Georgia Tech Preps Personal Robots For Computer Science Students

The university is working on a small wheeled robot and a robotic arm with a video camera to pump up interest in its entry-level computer science courses. Researchers claim that robotics is about to enter the equivalent of the PC era in computing.

Patrick Mannion, Contributor

July 13, 2006

3 Min Read

SAN JOSE, Calif. — A new academic group at Georgia Institute of Technology will design personal robots for use in education, claiming that robotics is about to enter the equivalent of the PC era in computing. The effort is partly motivated by a desire to address a nationwide downturn in computer science enrollment.

The Institute for Personal Robotics in Education (IPRE) is working on a small wheeled robot and a robotic arm with a video camera to pump up interest in its entry-level computer science courses. It also plans to design robots for use in secondary, and maybe even primary schools.

"We want to bring robots into computer science courses to make them more exciting and effective," said Tucker Balch, an associated professor at Georgia Tech and the director of IPRE. "Computer science enrollment is generally declining. After the dotcom bust it seems computer science is not cool anymore," he said.

Microsoft announced it will donate $1 million over three years to help establish the Institute which is co-sponsored by Georgia Tech and Bryn Mawr College in Pennsylvania. The two universities will also kick in $1 million to launch IPRE which will be based on Georgia Tech's Atlanta campus.

The software giant initiated the process by inviting eight universities to compete for the $1 million investment in robotics. Georgia Tech won over Microsoft with its proposal for providing students with their own personal robot.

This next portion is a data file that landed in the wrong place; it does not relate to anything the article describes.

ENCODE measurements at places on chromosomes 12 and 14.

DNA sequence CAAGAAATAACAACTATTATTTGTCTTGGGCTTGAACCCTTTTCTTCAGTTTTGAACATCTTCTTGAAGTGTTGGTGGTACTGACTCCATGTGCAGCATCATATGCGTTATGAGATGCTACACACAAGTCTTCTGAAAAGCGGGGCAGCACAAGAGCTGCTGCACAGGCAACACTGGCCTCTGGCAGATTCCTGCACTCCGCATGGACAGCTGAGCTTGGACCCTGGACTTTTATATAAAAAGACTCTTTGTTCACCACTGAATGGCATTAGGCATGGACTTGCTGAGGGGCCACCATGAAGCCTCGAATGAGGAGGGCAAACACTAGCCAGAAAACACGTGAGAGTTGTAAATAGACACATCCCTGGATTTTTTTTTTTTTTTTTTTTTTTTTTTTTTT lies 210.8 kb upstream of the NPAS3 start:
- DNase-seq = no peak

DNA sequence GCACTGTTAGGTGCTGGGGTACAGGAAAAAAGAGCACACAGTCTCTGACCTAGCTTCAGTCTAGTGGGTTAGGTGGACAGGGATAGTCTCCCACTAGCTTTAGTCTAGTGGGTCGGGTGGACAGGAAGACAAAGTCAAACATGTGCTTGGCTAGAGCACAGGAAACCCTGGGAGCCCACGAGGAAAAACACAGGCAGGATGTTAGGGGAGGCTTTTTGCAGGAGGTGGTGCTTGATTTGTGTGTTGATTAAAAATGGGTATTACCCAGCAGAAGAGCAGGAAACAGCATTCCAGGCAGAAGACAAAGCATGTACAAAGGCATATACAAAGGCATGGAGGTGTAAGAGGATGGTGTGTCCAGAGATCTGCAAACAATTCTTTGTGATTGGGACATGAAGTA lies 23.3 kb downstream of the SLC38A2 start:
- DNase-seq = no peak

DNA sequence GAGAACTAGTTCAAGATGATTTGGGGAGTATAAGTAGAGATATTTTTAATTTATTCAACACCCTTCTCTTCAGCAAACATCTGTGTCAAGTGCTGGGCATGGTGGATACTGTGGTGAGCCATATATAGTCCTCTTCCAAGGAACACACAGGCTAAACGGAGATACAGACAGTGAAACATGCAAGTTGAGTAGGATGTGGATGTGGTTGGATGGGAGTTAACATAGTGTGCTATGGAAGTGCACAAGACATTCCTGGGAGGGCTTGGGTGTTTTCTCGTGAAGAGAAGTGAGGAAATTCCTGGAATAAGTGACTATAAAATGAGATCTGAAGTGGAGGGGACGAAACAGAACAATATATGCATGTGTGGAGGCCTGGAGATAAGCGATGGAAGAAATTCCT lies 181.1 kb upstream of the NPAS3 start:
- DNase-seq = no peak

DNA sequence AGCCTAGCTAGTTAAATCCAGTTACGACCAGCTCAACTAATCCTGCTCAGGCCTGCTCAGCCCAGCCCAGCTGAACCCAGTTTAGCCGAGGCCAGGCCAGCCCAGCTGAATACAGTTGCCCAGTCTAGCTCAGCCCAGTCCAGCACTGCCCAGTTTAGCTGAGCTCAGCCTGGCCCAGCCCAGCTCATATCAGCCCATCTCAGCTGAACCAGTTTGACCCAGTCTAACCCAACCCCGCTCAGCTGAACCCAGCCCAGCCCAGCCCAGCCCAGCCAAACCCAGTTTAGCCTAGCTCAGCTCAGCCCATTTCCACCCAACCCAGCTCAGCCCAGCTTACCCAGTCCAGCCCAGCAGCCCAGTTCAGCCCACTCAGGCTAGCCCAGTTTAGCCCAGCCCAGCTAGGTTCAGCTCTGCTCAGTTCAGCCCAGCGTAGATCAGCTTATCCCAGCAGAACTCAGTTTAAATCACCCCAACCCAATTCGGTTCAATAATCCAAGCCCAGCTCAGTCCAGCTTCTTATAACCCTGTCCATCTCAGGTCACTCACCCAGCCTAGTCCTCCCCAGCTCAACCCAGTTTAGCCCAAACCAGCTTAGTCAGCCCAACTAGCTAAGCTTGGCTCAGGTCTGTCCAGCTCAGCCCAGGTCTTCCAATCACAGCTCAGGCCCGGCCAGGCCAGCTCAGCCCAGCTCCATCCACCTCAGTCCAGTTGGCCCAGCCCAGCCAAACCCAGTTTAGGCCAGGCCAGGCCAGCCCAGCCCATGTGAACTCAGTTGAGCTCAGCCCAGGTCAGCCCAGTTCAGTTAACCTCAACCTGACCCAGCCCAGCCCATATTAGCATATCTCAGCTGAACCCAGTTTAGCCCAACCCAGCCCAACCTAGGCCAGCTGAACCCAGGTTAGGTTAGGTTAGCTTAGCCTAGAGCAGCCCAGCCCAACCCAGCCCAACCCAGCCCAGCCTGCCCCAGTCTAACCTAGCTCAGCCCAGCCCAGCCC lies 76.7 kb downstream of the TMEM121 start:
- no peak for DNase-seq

The concept of personal robots has seen mixed fortunes to date. Boston-based iRobot has garnered some success with its Roomba robotic vacuum cleaner. However, Sony has pulled its $1,700 Aibo entertainment robot from the market.

Nevertheless, Balch is a firm believer in the advent of personal robots for many industries.

"All the pieces exist today, driven by cellphones and laptops," Balch said. "Five years ago we didn't have the battery power density, the low power, high performance processors, the high reliability motors or the low power high bandwidth wireless networks that exist today," he added.

Lowering costs is the next major step. "Its hard to say if we will do that in two or five years, but seeing a company like Microsoft invest in this area is the writing on the wall," said Balch.

In June, Microsoft launch its Robotic Studio, software geared to a broad set of users who might want to program robots in an easy-to-use way. Georgia Tech will use the tool in some of its classes, though that was not a requirement for the Microsoft investment, Balch said.

"Microsoft has really filled a hole. There are a lot of tools for people with PhDs in robotics, but nothing for the average person who wants to dabble in robotics," he said. The program is free, in part because Microsoft is "trying to get people to adopt it so they can become the operating system for tomorrow's robots," Balch added.

Balch said the Institute's first robots will help demonstrate computer science concepts, injecting an element of hands-on fun he hopes will attract new students to the field. The robots will be designed to cost less than $200 at retail where they will be shrink-wrapped with a computer science textbook.

Classes using the robots are expected to begin in January. Georgia Tech teaches computer science to about 3,000 students a year.

The designs will probably use Bluetooth or other basic wireless technology, perhaps derived from wireless computer mice. They will also include speakers, microphones, LEDs and switches to engage students.

"We want to extend this up and down the field to high schools and even elementary schools as well as other college departments in science and math," Balch said.

IPRE will act as part of a larger Robotics and Intelligent Machines Center that Georgia Tech created earlier this year. The center pulls together as many as 30 faculty working in robotics who previously had worked in a variety of university departments.

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